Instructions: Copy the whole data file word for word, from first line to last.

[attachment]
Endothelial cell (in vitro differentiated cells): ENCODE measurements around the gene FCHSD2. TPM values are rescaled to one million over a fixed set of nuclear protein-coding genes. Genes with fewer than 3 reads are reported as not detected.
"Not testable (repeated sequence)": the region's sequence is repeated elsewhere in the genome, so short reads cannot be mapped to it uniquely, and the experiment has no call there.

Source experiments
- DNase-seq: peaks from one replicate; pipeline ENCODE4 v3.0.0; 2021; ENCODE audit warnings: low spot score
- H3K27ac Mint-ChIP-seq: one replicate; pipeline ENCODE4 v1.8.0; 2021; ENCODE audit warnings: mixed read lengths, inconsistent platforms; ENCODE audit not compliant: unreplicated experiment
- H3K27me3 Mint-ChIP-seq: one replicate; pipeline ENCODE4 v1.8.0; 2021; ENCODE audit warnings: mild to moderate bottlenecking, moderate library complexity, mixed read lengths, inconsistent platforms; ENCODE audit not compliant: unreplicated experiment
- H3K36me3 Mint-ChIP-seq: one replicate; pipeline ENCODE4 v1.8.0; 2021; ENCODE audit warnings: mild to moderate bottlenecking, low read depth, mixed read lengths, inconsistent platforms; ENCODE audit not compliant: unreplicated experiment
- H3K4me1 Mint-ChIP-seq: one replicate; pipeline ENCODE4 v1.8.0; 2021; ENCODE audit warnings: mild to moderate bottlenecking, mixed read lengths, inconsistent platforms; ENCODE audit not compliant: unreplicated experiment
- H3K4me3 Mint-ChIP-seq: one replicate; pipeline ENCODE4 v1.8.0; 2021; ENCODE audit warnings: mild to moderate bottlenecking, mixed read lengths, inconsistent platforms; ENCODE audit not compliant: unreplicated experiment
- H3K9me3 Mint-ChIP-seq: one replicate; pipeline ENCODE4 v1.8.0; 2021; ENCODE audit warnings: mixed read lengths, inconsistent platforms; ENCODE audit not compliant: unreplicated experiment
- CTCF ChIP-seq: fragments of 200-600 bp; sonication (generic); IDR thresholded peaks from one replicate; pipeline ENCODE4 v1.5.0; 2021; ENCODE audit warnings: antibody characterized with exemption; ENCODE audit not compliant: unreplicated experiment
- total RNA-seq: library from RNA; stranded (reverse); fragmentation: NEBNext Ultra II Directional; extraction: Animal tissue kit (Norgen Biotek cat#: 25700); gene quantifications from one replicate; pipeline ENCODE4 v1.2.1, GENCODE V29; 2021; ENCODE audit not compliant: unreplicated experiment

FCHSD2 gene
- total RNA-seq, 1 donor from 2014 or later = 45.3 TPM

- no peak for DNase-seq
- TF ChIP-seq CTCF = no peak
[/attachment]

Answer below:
Endothelial cell (in vitro differentiated cells): ENCODE measurements around the gene FCHSD2. TPM values are rescaled to one million over a fixed set of nuclear protein-coding genes. Genes with fewer than 3 reads are reported as not detected.
"Not testable (repeated sequence)": the region's sequence is repeated elsewhere in the genome, so short reads cannot be mapped to it uniquely, and the experiment has no call there.

Source experiments
- DNase-seq: peaks from one replicate; pipeline ENCODE4 v3.0.0; 2021; ENCODE audit warnings: low spot score
- H3K27ac Mint-ChIP-seq: one replicate; pipeline ENCODE4 v1.8.0; 2021; ENCODE audit warnings: mixed read lengths, inconsistent platforms; ENCODE audit not compliant: unreplicated experiment
- H3K27me3 Mint-ChIP-seq: one replicate; pipeline ENCODE4 v1.8.0; 2021; ENCODE audit warnings: mild to moderate bottlenecking, moderate library complexity, mixed read lengths, inconsistent platforms; ENCODE audit not compliant: unreplicated experiment
- H3K36me3 Mint-ChIP-seq: one replicate; pipeline ENCODE4 v1.8.0; 2021; ENCODE audit warnings: mild to moderate bottlenecking, low read depth, mixed read lengths, inconsistent platforms; ENCODE audit not compliant: unreplicated experiment
- H3K4me1 Mint-ChIP-seq: one replicate; pipeline ENCODE4 v1.8.0; 2021; ENCODE audit warnings: mild to moderate bottlenecking, mixed read lengths, inconsistent platforms; ENCODE audit not compliant: unreplicated experiment
- H3K4me3 Mint-ChIP-seq: one replicate; pipeline ENCODE4 v1.8.0; 2021; ENCODE audit warnings: mild to moderate bottlenecking, mixed read lengths, inconsistent platforms; ENCODE audit not compliant: unreplicated experiment
- H3K9me3 Mint-ChIP-seq: one replicate; pipeline ENCODE4 v1.8.0; 2021; ENCODE audit warnings: mixed read lengths, inconsistent platforms; ENCODE audit not compliant: unreplicated experiment
- CTCF ChIP-seq: fragments of 200-600 bp; sonication (generic); IDR thresholded peaks from one replicate; pipeline ENCODE4 v1.5.0; 2021; ENCODE audit warnings: antibody characterized with exemption; ENCODE audit not compliant: unreplicated experiment
- total RNA-seq: library from RNA; stranded (reverse); fragmentation: NEBNext Ultra II Directional; extraction: Animal tissue kit (Norgen Biotek cat#: 25700); gene quantifications from one replicate; pipeline ENCODE4 v1.2.1, GENCODE V29; 2021; ENCODE audit not compliant: unreplicated experiment

FCHSD2 gene
- total RNA-seq, 1 donor from 2014 or later = 45.3 TPM

- no peak for DNase-seq
- TF ChIP-seq CTCF = no peak